Invasive Alien Plant Control Plan is a critical land management tool for landowners

“Given the sad state of many of the watercourses in the Southern Cape, landowners with tributaries clogged by invasive alien plants such as wattles, bugweed and blue gums, can no longer simply ignore the issue,” says Cobus Meiring of the Southern Cape Landowners Initiative (SCLI).

“Over the years, areas bordering rivers such as the Great Brak, Kaaimans, Touw, Goukamma and Knysna rivers have become heavily infested with invasive alien plants, impacting profoundly on the ecological health of these rivers and the rich biodiversity they must support. Southern Cape river systems, with their origins in the Outeniqua Mountain range, which is one of a handful of national strategic water source areas, forms a critical link with the Indian Ocean, and the protection of their ecological integrity is significant.”

What remains of biodiversity in the Western Cape, outside of formal conservation areas, are increasingly and constantly under threat from various factors, including over-extraction of freshwater, destruction of watercourses, severe and regular wildfires, climate change and changing rainfall patterns, persistent drought, invasive alien plants, development and agriculture.

According to Meiring, almost all private land bordering river systems in the Southern Cape are in some degree affected by invasive alien plants. Landowners often do not realise that invasive alien plants growing on their land may be insignificant to them, but on the broader scale, these plants contribute accumulatively to reducing natural habitat which no longer can sustain the very rich biodiversity is supposed to.”

Meiring encourages landowners whose properties are badly affected by invasive alien plants to invest in drawing up Invasive Alien Plant Control Plans to plan and budget for invasive alien plant clearing operations, and to keep track of the progress made.

“For landowners and land managers, the first step towards effective invasive alien plant management is the drawing up of an Invasive Alien Plant Control Plan. A typical Invasive Alien Plant Control Plan provides guidance to the landowner, including an overview of problem areas on the land, the species of invasive alien plants on the land and their age. More importantly, the plan outlines how to address the invasive plants, and should allow landowners to keep track of the progress made and methodology used in clearing and controlling invasive alien plants on their land.”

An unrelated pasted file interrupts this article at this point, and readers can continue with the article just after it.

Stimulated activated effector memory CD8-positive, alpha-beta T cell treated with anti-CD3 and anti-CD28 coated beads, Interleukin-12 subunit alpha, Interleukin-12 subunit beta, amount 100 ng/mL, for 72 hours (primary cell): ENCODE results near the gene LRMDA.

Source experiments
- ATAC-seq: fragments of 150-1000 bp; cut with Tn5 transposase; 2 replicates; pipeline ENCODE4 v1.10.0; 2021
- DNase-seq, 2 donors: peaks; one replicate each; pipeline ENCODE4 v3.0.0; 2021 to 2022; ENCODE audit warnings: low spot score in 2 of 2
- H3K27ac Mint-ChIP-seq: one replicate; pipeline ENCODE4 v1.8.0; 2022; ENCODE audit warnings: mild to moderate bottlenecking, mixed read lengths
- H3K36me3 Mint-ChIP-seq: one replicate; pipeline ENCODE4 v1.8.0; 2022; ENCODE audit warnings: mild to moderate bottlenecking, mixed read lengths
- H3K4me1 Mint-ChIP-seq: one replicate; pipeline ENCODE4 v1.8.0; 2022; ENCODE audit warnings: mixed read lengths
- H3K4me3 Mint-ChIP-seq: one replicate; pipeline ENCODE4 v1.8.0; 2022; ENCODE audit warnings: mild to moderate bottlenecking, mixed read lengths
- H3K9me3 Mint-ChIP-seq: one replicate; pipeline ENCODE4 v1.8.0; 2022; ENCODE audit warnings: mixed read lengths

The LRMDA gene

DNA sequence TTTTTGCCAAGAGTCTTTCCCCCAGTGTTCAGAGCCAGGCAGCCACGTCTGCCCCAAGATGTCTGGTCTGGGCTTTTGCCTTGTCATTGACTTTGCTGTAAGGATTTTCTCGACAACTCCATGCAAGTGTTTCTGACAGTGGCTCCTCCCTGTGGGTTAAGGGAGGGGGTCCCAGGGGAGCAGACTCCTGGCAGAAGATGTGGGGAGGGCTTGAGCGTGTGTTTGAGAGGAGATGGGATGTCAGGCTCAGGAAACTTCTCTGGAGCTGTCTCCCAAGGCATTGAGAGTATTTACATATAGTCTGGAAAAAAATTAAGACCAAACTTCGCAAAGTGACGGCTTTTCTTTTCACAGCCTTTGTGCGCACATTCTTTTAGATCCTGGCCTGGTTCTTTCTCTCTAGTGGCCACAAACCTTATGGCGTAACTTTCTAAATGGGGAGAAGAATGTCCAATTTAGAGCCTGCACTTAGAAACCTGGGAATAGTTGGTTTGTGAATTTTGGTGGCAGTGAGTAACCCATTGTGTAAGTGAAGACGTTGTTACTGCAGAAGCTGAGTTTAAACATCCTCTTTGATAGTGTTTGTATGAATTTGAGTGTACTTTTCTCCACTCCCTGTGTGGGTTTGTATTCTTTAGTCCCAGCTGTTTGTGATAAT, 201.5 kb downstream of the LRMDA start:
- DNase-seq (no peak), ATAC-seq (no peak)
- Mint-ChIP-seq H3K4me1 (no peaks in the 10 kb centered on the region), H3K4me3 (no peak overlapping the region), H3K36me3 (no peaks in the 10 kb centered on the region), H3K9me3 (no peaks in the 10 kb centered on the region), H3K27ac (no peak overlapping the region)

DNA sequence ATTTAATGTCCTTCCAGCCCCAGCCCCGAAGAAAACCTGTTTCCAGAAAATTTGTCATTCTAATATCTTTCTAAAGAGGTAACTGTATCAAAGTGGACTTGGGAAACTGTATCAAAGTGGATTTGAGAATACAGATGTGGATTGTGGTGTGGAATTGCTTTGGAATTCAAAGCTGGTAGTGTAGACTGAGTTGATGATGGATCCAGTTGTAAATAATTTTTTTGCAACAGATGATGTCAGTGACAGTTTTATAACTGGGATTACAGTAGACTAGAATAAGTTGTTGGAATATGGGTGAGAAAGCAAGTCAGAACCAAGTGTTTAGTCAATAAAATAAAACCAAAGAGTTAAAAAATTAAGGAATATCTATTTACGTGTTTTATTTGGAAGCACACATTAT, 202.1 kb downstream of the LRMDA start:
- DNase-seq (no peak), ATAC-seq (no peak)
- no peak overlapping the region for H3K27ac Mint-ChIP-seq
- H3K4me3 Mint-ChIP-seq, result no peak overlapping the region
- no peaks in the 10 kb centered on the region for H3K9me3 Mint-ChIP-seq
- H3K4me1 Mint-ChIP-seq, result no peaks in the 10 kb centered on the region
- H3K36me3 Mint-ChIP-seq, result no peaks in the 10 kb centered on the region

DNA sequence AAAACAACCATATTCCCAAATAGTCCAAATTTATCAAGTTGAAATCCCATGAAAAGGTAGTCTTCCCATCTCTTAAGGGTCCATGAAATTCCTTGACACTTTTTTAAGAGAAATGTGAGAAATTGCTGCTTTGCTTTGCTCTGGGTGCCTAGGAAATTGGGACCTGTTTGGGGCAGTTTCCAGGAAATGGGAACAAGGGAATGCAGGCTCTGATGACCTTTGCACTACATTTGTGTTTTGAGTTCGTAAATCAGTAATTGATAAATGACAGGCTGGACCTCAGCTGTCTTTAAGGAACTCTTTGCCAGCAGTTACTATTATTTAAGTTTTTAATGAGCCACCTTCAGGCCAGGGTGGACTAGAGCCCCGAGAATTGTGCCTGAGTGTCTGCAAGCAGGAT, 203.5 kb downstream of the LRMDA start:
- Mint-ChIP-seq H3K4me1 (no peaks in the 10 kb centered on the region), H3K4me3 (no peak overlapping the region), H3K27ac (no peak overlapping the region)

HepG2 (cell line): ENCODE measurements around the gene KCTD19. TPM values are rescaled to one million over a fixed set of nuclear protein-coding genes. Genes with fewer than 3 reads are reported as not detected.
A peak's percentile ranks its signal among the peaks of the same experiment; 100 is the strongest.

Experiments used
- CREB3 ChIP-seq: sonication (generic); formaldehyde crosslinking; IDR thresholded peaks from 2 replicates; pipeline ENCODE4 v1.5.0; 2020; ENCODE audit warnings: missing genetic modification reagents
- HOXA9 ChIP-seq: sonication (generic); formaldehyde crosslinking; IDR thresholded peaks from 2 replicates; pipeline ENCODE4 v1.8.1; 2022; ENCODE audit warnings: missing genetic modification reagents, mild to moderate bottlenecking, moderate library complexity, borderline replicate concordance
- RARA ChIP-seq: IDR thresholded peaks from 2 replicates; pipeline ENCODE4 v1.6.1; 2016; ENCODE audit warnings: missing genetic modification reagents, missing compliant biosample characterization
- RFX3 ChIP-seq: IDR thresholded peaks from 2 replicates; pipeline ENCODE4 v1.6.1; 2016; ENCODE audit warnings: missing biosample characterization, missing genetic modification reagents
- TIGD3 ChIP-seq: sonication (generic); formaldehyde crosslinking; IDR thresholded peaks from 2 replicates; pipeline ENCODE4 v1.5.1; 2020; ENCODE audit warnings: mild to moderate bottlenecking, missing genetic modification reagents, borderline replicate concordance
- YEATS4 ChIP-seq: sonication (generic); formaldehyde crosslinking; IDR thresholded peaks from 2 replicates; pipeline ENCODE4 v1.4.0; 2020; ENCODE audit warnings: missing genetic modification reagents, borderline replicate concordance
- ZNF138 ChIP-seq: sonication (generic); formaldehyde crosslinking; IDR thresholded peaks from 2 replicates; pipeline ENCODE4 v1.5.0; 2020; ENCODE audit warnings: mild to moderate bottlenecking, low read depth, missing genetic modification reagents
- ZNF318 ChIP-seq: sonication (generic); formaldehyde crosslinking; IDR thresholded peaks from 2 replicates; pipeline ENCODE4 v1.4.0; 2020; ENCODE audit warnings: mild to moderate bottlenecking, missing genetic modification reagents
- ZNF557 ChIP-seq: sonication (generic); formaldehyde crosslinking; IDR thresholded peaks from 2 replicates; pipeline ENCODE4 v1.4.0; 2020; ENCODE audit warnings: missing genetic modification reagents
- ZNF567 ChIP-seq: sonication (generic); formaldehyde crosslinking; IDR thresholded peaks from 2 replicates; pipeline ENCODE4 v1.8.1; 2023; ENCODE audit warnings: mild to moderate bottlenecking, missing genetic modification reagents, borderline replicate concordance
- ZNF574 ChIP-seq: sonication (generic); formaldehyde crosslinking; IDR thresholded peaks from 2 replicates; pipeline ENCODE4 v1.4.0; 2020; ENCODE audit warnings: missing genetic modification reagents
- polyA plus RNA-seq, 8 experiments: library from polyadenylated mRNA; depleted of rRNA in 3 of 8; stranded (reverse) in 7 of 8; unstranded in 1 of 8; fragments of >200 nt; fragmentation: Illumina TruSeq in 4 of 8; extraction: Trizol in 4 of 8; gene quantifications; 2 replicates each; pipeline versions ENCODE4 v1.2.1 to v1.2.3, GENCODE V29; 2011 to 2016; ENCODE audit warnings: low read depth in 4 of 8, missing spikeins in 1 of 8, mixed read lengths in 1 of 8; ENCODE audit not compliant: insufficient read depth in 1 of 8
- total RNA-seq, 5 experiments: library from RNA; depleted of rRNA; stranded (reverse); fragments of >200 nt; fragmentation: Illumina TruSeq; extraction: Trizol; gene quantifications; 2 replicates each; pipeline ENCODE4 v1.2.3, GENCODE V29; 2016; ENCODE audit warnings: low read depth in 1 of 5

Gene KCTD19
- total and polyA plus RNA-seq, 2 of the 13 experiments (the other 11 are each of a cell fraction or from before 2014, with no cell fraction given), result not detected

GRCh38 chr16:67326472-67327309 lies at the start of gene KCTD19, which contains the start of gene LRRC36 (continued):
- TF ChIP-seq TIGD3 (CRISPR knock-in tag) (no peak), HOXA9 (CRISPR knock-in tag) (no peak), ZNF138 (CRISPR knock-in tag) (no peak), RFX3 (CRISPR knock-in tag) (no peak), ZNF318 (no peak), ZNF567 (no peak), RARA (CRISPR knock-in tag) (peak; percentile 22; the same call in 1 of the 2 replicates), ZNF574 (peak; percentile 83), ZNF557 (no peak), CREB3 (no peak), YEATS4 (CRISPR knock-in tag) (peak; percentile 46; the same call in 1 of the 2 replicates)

Control plans are important and valuable land management tools for landowners, as it put monetary figures to the control and eradication of invasive plants, thereby allowing cost-sensitive landowners to budget for a sustainable and long-term approach to invasive alien plant (IAP) management.

Government officials are aware of the huge cost involved in clearing large properties of invasive alien plants and are generally satisfied if the landowner can prove commitment through a control plan, and that an effort is made to systematically clear and control the spread of invasive alien plants on the land.

Landowners with significant problems may call in the services of environmental practitioners to assist in drawing up a comprehensive plan and to also provide assistance in clearing and follow-up operations.

“In an effort to assist private landowners to address invasive alien plants on their land, SCLI with the support from the Table Mountain Fund (TMF), a subsidiary of WWF SA, has developed the Cape Floristic Corridor Revival Programme, and in the process endeavoured to develop a larger in scale conservation footprint and healthier catchments and river systems. SCLI assisted about 75 landowners in five rivers systems in the Southern Cape who indicated a willingness to participate in the programme. High-level Invasive Alien Plant Control Plans were developed for their properties and they are clearing their land from invasives according to these plans.

Picture: Great Brak River: Landowners and land managers in the Southern Cape are encouraged to draw up invasive alien plant control plans for their properties to promote the ecological health of rivers and the rich biodiversity they must support.

 

 

Written by Marti Kirstein